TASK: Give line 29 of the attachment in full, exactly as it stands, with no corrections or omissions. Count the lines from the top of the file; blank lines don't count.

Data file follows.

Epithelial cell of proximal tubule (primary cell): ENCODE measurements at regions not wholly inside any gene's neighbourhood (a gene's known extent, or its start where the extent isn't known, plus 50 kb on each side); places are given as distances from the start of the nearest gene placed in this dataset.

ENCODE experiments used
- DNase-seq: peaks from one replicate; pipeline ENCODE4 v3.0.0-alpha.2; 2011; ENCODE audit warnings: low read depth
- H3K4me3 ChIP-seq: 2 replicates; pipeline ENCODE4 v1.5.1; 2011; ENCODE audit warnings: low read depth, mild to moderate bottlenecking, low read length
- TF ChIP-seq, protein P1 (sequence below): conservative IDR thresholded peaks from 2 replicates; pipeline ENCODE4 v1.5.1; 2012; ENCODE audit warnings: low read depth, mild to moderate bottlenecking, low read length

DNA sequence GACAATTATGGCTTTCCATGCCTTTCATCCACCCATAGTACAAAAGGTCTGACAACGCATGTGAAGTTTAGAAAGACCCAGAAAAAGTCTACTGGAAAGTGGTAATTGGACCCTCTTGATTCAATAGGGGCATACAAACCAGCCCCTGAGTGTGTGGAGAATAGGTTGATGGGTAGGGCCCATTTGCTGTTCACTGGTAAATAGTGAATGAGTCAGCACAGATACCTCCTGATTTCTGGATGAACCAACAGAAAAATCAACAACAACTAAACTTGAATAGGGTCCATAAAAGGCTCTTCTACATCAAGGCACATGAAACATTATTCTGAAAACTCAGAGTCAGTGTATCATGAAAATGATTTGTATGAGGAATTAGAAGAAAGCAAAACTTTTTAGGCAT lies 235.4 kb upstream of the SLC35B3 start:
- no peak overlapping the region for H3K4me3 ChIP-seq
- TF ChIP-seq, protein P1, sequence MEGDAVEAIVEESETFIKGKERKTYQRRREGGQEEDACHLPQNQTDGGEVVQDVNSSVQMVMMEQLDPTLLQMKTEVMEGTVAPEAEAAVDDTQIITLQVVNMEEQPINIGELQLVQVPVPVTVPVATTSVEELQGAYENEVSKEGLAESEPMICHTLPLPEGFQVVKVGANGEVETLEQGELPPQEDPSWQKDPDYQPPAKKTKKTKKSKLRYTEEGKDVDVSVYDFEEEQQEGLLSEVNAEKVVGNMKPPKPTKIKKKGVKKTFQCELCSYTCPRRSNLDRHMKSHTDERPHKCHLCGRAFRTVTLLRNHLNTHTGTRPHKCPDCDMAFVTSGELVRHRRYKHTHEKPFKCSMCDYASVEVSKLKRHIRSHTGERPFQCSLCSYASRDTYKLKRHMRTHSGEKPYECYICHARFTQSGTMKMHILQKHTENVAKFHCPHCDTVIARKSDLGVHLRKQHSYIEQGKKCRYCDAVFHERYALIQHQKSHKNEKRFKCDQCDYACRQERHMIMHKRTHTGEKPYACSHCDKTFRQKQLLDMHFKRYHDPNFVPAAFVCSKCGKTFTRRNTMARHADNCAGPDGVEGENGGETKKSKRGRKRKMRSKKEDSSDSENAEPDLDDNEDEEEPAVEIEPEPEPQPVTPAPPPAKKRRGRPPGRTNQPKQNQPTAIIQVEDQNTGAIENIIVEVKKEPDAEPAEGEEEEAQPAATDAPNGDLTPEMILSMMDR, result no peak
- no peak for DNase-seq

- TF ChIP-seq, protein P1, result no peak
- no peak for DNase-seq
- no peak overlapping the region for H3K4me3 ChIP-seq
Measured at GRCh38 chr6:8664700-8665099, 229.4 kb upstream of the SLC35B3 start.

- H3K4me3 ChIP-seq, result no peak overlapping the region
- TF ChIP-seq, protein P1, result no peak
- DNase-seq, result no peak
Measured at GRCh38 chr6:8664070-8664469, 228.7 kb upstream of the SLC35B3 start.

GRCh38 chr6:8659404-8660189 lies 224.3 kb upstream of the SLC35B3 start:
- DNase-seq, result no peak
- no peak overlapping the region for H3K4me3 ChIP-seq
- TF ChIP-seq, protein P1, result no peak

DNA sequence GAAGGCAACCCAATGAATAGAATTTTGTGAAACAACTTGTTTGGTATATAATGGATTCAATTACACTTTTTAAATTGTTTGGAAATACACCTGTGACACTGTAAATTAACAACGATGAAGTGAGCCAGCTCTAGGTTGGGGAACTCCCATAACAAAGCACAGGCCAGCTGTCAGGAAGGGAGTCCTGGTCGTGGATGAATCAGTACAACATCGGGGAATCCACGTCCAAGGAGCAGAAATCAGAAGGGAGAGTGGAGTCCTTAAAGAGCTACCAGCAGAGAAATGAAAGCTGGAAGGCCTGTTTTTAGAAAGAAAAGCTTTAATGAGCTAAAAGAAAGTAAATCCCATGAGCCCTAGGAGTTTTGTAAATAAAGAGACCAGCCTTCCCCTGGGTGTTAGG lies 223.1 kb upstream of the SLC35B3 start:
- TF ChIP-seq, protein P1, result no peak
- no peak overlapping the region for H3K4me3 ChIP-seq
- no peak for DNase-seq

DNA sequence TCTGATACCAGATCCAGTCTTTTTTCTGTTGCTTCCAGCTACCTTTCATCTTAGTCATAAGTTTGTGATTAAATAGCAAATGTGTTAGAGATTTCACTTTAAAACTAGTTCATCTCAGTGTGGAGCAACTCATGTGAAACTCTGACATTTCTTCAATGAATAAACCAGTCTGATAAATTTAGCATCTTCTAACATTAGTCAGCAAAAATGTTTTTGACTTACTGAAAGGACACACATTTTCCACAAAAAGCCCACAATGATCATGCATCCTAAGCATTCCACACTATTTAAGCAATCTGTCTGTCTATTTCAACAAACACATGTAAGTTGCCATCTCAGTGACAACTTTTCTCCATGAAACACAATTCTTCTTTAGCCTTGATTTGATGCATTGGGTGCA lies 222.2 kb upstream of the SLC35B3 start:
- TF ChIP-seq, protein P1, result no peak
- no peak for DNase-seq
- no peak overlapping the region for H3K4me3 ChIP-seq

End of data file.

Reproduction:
- no peak overlapping the region for H3K4me3 ChIP-seq